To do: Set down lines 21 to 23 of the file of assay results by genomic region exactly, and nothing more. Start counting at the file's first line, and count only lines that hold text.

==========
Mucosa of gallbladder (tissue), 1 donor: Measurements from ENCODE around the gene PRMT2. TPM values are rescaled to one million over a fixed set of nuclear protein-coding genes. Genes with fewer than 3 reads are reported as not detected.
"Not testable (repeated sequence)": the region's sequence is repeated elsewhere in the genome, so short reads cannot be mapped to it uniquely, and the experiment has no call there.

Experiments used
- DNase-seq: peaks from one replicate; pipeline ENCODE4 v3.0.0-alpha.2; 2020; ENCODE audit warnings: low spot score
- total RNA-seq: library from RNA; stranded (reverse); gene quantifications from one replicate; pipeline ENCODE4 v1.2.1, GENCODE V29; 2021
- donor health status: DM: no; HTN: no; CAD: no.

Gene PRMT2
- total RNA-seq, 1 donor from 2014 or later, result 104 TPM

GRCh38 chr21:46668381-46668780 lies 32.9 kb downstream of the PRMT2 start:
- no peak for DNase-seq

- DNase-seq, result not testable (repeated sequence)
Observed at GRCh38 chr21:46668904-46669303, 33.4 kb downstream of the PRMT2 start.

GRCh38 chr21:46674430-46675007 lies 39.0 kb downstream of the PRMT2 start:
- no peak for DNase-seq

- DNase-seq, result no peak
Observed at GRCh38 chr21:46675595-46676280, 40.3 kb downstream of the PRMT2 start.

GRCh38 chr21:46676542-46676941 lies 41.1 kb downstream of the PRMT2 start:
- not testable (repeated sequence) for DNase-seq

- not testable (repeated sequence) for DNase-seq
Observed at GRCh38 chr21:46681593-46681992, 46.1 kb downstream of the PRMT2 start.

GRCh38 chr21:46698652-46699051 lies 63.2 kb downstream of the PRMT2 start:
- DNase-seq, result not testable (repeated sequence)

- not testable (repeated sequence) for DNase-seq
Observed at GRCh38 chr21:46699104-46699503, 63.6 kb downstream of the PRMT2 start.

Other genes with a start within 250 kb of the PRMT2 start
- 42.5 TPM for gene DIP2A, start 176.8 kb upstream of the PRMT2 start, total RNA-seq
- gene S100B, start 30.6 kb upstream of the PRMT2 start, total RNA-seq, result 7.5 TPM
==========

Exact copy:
GRCh38 chr21:46698652-46699051 lies 63.2 kb downstream of the PRMT2 start:
- DNase-seq, result not testable (repeated sequence)

- not testable (repeated sequence) for DNase-seq